• Beaches on the Mediterranean and Red Sea coasts are generally unpolluted. However, persons who swim in the Nile or its canals, walk barefoot in stagnant water, or drink untreated water are at risk of exposure to bacterial and other infections and the parasitic disease schistosomiasis (bilharzia).
  • It is generally safe to eat freshly prepared cooked food in hotels, on Nile cruise boats, and in mainstream restaurants. When selecting a restaurant, select a clean and reputable place, eat only freshly prepared, cooked foods, avoid all uncooked food including raw fruits and vegetables. Tap water in many locations is not potable. It is best to drink bottled water or water that has been boiled and filtered. Well-known brands of bottled beverages are generally considered to be safe if the seal is intact.

Although the Embassy cannot provide medical advice or provide medical services to the public, a list of hospitals and doctors in Egypt  can be found on the Embassy website.

 

Prescriptions: Carry prescription medication in original packaging, along with your doctor’s prescription

Vaccinations: Be up-to-date on all recommended vaccinations, per CDC’s information. 

Further Health Information:   

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Travel and Transportation

Traffic Laws:  Although the enforcement of traffic laws generally is lax, foreigners are subject to extra scrutiny and driving under the influence of alcohol or drugs could result in arrest or detainment.

Road Conditions and Safety Driving in Egypt is extremely hazardous. Egypt has one of the highest occurrences of road fatalities per mile driven in the world. Intercity roads are generally in good condition, but unmarked surfaces, stray animals, sandstorms and fog, and disabled vehicles without lights or reflectors are among the many hazards present on highways, especially after dark.

Driving Cairo’s busy maze of streets can be an extreme challenge to foreigners, especially those used to a culture of structured rules and regulations. Even residents of Cairo must use extreme care and situational awareness to navigate the capital’s hectic streets. Impatient drivers typically ignore traffic rules, which police seldom enforce. Most traffic lights in Cairo do not function; instead, police officers, using finger and hand movements to direct traffic, normally staff the main intersections.

Vehicle accidents remain a significant safety concern.

Visitors thinking about driving in Egypt  should carefully consider other options, such as a taxi or hired driver. If visitors decide to drive, it is essential that they take the utmost precautions and drive defensively. Drivers should be prepared for: unlit vehicles at night; few if any road markings; vehicles traveling at high rates of speed; vehicles traveling the wrong way on one-way streets, divided highways, and connecting ramps; pedestrians dodging in and out of traffic; and a variety of domesticated animals wandering the roadways. Motorists should be especially cautious during the rare winter rains, which can cause extremely slippery road surfaces and localized flooding; Egyptian drivers are not familiar with driving in wet conditions, making such periods particularly hazardous.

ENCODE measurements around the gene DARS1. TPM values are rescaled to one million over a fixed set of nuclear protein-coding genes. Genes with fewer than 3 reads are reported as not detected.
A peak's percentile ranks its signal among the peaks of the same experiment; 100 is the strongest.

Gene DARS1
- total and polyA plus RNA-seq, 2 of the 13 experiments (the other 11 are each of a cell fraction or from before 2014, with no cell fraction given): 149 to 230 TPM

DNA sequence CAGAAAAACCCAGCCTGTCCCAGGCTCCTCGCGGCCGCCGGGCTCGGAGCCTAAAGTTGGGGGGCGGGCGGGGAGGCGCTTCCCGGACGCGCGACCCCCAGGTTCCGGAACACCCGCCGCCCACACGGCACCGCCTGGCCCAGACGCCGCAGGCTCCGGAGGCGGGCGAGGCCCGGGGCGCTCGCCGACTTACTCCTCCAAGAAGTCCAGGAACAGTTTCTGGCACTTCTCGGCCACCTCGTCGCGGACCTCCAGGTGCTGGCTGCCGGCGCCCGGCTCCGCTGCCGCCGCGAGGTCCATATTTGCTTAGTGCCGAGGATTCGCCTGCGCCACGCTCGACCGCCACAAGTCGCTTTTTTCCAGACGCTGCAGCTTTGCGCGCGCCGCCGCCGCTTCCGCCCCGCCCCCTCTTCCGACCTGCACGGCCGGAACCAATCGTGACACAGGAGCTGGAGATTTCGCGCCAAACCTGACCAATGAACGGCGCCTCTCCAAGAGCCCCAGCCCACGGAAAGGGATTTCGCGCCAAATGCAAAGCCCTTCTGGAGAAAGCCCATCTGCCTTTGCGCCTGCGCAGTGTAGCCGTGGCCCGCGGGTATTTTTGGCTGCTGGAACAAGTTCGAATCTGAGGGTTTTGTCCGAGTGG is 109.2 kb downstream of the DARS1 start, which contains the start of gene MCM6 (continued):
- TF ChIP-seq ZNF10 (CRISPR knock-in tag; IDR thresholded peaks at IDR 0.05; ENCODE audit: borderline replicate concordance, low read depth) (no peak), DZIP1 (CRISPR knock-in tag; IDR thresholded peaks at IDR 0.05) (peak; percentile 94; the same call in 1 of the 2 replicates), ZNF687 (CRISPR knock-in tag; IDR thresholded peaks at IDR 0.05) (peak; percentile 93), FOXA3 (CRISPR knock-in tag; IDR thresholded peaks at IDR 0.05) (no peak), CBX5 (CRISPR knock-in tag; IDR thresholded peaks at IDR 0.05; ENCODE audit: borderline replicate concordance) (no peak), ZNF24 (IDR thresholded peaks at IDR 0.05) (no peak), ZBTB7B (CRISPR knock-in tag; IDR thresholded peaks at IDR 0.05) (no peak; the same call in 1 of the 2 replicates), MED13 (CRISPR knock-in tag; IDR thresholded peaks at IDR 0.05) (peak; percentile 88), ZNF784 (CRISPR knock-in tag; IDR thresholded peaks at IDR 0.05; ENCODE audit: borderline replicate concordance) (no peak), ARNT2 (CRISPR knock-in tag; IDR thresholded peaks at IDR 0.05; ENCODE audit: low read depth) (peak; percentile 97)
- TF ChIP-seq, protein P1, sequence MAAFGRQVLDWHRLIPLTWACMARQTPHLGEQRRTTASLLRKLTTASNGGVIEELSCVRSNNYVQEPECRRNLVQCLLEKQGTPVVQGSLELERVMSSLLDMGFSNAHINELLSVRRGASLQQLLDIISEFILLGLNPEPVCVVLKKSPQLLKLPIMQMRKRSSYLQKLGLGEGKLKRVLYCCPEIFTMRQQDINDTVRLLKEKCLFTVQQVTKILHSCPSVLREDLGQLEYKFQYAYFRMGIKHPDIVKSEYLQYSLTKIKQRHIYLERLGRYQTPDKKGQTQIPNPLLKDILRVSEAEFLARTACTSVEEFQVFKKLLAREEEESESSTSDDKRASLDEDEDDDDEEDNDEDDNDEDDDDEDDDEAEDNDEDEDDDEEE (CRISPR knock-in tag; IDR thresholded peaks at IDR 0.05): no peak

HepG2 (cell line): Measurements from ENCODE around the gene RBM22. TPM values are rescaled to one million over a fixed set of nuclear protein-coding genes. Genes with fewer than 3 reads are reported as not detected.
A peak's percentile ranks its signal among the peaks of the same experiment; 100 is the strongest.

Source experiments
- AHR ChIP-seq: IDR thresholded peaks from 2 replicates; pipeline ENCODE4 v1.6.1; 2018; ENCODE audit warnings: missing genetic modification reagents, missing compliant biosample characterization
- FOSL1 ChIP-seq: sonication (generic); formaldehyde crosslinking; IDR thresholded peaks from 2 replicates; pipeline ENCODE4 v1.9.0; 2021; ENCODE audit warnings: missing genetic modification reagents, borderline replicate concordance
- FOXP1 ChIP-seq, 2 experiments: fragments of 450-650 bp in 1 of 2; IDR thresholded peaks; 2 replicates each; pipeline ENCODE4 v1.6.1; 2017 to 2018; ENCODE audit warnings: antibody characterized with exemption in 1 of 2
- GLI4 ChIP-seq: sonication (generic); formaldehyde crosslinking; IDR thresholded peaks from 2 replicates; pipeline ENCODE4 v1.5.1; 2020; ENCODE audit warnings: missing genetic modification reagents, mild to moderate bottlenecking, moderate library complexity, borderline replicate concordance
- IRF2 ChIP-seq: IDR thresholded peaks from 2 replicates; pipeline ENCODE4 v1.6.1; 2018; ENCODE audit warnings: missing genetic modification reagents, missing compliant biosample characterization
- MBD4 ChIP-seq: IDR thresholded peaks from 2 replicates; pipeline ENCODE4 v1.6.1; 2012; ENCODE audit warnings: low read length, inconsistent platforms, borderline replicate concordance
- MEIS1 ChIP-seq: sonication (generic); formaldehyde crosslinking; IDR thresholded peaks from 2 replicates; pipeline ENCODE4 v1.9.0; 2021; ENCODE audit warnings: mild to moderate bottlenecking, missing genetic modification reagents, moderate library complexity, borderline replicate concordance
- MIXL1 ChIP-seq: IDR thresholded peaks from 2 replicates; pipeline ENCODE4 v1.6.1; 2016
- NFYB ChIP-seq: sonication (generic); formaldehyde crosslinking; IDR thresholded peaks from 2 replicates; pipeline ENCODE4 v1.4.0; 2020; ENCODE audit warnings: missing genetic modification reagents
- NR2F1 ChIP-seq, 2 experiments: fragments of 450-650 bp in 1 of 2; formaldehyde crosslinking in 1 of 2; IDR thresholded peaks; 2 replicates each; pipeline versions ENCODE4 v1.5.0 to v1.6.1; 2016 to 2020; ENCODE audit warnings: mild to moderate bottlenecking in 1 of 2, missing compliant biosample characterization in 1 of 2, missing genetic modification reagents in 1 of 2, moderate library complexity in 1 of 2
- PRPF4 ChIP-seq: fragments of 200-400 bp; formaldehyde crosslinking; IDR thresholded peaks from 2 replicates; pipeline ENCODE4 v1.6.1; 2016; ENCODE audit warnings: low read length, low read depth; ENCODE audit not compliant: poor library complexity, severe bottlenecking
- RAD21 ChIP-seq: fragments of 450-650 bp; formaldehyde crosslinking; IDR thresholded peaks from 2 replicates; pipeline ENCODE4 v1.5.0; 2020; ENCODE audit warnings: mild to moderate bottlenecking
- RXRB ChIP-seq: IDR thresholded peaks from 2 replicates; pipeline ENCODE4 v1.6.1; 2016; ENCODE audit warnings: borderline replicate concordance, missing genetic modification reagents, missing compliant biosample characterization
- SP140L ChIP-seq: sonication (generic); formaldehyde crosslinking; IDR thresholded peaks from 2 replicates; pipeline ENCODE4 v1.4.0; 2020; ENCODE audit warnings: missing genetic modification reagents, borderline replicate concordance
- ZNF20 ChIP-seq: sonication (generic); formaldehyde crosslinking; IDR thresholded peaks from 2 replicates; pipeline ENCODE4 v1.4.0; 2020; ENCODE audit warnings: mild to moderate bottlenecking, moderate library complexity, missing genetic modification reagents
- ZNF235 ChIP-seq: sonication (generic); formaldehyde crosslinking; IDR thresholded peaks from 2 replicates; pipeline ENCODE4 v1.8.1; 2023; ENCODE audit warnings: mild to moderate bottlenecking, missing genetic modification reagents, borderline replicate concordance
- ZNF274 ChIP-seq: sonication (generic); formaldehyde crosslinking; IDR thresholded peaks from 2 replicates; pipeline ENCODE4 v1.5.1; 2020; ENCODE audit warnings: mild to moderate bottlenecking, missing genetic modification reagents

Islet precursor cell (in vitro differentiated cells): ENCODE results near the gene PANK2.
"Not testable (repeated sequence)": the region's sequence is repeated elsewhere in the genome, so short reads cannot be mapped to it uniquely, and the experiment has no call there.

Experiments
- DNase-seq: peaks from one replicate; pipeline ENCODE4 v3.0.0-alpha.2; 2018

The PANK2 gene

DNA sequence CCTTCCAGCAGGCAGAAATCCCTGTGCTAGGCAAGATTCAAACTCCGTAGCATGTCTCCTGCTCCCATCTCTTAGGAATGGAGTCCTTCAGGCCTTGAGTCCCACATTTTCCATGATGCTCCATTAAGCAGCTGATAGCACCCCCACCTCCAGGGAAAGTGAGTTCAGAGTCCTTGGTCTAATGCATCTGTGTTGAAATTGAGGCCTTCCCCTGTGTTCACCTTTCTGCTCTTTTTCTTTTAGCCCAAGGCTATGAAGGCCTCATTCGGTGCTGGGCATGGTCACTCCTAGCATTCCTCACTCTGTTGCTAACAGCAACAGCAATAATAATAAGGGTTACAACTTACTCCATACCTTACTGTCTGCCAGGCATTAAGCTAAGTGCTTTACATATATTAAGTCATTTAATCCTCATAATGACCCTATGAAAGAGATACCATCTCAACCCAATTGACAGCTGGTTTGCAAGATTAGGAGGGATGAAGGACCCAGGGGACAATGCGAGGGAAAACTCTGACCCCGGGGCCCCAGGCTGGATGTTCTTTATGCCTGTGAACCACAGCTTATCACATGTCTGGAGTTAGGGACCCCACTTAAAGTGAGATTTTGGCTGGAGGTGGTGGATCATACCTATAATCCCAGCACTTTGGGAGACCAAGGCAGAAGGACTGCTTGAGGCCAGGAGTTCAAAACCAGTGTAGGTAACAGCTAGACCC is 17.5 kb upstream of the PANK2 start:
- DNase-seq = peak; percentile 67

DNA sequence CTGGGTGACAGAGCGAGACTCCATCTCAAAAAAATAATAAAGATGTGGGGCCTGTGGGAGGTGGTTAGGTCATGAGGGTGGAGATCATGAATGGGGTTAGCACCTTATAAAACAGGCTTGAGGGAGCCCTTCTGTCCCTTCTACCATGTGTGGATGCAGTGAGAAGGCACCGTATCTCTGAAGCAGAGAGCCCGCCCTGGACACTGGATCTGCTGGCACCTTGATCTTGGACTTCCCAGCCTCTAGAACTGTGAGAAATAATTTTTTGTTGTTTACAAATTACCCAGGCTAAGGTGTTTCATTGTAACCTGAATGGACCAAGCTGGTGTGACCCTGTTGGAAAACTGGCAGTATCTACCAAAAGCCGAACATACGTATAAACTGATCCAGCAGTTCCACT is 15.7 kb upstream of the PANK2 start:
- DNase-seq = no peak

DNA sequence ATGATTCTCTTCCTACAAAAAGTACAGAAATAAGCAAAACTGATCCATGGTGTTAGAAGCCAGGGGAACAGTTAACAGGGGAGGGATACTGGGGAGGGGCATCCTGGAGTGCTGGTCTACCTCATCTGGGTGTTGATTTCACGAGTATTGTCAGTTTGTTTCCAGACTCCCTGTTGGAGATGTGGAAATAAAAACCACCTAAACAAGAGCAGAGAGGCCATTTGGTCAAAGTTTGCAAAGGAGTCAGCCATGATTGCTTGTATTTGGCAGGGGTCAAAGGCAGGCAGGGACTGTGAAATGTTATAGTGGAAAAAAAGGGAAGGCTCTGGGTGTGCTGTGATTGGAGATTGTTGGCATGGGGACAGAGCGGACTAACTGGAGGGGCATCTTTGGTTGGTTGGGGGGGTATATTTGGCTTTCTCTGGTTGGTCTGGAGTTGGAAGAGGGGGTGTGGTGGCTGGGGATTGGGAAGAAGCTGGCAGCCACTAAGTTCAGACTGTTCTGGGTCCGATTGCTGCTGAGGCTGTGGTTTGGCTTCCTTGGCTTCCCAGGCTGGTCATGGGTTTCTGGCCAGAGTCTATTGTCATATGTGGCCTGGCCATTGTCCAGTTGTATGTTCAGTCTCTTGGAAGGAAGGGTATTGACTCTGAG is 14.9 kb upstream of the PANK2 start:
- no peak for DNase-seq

Pedestrians should also exercise extreme caution especially in high-volume/high-velocity streets like Cairo’s Corniche, which follows the eastern bank of the Nile River, and Alexandria’s Corniche along the Mediterranean.

Public Transportation: Public buses and microbuses are not safe, and Mission personnel are prohibited from using them. Mission personnel are also prohibited from traveling on Cairo’s metro system. Trains are a particularly unsafe means of transportation, with regular accidents that sometimes involve mass casualties and Embassy personnel are prohibited from traveling by train.

Mission personnel are generally prohibited from traveling outside the greater Cairo and Alexandria areas by motor vehicle, with the exception of travel to beach resorts on the western side of the Red Sea and near Alexandria. Furthermore, Mission policy prohibits personal travel via privately-owned vehicle to any part of the Sinai Peninsula or  the Western Desert.

Carjackings have occasionally been reported. While generally occurring during late night or early morning hours, carjackings can also occur in the middle of the day. Carjackings have been reported by Egyptians, foreign private sector personnel, and the diplomatic community. In most cases, perpetrators target newer sport utility vehicles, sometimes with the intent to extract a ransom from the owner. Other instances suggest that perpetrators target transport vehicles in order to steal cargo. Recent incidents suggest that the best response to ensure one’s personal safety is to surrender the vehicle immediately. Reports have not indicated that any violence or harm has come to those victims who posed no resistance. 

Please refer to our Road Safety page for more information.

AVIATION SAFETY OVERSIGHT: The U.S. Federal Aviation Administration (FAA) has assessed the government of Egypt’s Civil Aviation Authority as being in compliance with International Civil Aviation Organization (ICAO) aviation safety standards for oversight of Egypt’s air carrier operations. Further information may be found on the FAA’s safety assessment page.

Aviation Security Enhancements: The Transportation Security Administration (TSA), in consultation with relevant Departments and Agencies, has determined it is prudent to enhance security, to include airport security procedures for passengers departing from 10 airports, including Cairo International Airport, to the United States. These enhancements will require that all personal electronic devices (PED) larger than a cell phone or smart phone be placed in checked baggage. For more information, please contact your air carrier or visit the Department of Homeland Security website.